Ultimately, the tempo wasn’t effective in doing anything more than shortening the game, an unfortunate decision when Texas ultimately gave up a late touchdown and then decided to punt with less than two minutes remaining in the game.
Penalties also played a large role in the second-half struggles in Berkeley.
A holding penalty by freshman center Zach Shackelford on the first drive of the third quarter for Texas negated a 21-yard gain by junior running back D’Onta Foreman to cost the ‘Horns 31 total yards, leading to a missed 49-yard field goal.
On the following drive, a false start by Shackelford turned a manageable 3rd and 3 into 3rd and 8, forcing a punt.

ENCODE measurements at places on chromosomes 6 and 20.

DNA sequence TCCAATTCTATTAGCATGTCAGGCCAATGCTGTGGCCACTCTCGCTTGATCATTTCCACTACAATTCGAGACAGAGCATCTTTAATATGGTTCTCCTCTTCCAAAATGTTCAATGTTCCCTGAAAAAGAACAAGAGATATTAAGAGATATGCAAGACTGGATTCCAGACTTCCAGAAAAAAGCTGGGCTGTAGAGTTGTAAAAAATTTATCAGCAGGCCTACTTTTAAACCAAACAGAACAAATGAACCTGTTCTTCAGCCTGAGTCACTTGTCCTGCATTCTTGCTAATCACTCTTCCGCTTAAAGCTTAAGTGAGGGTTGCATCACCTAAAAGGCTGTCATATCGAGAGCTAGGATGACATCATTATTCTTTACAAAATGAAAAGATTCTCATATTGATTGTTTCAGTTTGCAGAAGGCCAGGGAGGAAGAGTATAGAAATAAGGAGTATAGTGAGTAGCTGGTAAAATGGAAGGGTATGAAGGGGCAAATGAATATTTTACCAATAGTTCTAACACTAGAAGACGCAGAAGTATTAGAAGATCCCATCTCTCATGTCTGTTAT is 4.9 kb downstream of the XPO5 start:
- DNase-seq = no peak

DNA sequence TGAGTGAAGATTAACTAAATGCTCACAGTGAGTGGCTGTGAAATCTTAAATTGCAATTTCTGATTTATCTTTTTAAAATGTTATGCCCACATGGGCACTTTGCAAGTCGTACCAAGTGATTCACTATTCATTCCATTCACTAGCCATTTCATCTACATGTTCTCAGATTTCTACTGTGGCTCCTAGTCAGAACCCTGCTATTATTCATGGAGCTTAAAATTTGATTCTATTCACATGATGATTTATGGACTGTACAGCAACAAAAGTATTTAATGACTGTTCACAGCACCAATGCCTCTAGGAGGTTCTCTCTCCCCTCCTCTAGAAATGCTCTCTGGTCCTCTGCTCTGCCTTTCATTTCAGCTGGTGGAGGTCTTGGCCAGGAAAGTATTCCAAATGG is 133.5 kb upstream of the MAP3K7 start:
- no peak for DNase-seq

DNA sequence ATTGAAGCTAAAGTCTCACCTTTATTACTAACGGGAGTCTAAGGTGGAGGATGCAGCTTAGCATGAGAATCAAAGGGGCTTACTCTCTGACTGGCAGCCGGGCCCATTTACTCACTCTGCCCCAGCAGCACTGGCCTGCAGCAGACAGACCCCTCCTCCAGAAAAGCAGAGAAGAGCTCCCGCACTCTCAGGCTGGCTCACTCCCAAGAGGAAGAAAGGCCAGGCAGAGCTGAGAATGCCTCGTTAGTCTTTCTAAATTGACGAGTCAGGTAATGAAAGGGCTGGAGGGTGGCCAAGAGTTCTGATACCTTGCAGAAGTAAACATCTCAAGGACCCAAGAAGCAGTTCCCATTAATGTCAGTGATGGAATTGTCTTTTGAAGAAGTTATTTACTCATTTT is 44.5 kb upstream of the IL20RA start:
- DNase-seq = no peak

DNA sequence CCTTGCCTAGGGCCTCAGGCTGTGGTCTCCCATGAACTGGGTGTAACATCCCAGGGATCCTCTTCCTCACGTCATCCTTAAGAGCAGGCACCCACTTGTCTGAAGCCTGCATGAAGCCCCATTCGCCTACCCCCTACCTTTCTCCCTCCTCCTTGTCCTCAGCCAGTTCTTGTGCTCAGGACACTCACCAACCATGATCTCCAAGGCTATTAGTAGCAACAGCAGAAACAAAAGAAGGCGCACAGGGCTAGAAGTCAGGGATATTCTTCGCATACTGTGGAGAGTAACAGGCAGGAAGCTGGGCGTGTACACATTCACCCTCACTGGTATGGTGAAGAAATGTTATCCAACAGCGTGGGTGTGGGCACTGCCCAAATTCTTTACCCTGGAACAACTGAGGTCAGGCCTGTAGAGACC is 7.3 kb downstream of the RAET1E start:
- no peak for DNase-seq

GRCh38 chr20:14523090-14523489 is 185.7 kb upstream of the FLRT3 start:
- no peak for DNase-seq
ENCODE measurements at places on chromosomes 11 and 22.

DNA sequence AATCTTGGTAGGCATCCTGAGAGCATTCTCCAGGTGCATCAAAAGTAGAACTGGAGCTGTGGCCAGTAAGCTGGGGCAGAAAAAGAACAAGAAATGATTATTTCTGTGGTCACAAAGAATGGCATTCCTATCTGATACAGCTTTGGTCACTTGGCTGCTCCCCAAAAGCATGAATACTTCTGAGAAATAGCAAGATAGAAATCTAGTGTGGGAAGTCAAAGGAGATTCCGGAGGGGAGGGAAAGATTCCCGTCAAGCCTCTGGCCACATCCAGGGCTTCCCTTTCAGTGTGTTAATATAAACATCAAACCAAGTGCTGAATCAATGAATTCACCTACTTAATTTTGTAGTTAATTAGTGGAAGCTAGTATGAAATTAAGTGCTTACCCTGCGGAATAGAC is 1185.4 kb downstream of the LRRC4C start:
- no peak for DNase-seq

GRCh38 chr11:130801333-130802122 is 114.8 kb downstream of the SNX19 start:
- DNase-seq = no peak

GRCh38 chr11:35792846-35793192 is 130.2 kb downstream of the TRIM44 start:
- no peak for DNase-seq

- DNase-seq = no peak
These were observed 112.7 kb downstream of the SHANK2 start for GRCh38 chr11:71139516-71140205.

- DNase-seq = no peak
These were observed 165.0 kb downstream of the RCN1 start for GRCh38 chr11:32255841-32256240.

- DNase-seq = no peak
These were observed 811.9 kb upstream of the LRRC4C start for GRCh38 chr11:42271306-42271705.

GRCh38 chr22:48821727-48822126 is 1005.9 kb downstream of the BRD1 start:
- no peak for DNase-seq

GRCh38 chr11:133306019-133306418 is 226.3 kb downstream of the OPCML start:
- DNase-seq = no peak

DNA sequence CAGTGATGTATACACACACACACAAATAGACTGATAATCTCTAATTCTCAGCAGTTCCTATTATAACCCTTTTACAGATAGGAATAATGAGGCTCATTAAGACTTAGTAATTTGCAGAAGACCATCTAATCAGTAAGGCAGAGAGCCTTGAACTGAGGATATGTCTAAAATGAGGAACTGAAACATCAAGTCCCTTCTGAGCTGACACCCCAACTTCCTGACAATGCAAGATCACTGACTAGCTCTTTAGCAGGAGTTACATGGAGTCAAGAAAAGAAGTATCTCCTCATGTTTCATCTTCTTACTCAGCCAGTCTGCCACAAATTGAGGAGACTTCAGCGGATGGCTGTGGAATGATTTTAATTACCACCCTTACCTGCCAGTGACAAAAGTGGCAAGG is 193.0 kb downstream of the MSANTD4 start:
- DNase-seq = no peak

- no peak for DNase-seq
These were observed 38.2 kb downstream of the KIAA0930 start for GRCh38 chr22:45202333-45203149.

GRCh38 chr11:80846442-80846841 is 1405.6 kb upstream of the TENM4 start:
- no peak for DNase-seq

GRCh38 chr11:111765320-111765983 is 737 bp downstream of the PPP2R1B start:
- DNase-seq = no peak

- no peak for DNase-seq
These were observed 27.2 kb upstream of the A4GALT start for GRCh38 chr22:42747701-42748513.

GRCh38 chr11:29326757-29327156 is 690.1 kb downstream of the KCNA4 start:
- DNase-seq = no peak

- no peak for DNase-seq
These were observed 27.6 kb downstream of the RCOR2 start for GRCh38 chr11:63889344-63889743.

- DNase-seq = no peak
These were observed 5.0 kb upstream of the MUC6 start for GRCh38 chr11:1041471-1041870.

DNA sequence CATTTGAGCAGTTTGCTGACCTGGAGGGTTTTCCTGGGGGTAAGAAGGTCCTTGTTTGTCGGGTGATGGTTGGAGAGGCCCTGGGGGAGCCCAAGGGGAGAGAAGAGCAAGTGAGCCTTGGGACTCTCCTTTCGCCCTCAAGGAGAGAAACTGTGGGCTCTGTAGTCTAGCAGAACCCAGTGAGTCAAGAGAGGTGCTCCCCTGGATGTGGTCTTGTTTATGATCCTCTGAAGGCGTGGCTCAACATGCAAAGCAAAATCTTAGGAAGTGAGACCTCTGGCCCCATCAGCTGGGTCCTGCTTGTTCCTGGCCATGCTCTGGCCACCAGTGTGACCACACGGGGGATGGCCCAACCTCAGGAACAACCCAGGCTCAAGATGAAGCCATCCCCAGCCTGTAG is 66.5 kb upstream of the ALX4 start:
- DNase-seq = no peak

A first-down false start by sophomore guard Patrick Vahe put the Longhorns behind the chains on another drive, forcing a punt.
Given the fact that Gilbert slowed down the tempo during the third quarter and thereby forcing the offensive linemen to remain in their stances for long stretches before plays, it seems fair to wonder if that contributed to the false start penalties.
Against Oklahoma State, the combination of missing sophomore running back Chris Warren due to injury and the lack of a vertical passing game, apparently due to the rib injury suffered by freshman Shane Buechele against Cal, limited the Texas offense.
And, for as good as the Longhorns have been this year on offense overall, converting on third downs has been a struggle — Texas is No. 71 in the country at 39.3 percent, and sits at 26.7 percent in the second half of games.